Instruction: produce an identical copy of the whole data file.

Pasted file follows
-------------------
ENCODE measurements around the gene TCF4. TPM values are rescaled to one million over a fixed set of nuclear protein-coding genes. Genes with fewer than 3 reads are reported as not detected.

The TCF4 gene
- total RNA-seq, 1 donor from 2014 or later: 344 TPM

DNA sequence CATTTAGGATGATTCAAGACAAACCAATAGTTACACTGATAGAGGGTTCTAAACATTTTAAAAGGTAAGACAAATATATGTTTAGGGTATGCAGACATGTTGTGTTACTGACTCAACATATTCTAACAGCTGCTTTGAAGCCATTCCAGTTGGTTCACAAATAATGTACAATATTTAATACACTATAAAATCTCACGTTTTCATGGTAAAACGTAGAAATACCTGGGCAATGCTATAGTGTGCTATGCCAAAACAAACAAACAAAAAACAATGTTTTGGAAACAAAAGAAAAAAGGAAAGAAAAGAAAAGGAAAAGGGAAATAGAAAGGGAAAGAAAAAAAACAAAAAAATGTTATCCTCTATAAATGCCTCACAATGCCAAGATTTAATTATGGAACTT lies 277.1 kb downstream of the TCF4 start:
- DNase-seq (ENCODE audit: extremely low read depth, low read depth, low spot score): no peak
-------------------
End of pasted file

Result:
ENCODE measurements around the gene TCF4. TPM values are rescaled to one million over a fixed set of nuclear protein-coding genes. Genes with fewer than 3 reads are reported as not detected.

The TCF4 gene
- total RNA-seq, 1 donor from 2014 or later: 344 TPM

DNA sequence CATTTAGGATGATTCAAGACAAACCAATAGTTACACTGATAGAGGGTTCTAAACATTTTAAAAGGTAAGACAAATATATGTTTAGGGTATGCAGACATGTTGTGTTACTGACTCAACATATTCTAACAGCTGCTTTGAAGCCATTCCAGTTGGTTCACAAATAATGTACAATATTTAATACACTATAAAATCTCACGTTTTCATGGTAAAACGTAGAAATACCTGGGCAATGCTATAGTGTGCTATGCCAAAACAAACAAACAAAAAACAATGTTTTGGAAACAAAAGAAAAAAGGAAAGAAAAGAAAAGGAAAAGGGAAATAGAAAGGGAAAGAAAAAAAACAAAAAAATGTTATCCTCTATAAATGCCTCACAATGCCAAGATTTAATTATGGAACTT lies 277.1 kb downstream of the TCF4 start:
- DNase-seq (ENCODE audit: extremely low read depth, low read depth, low spot score): no peak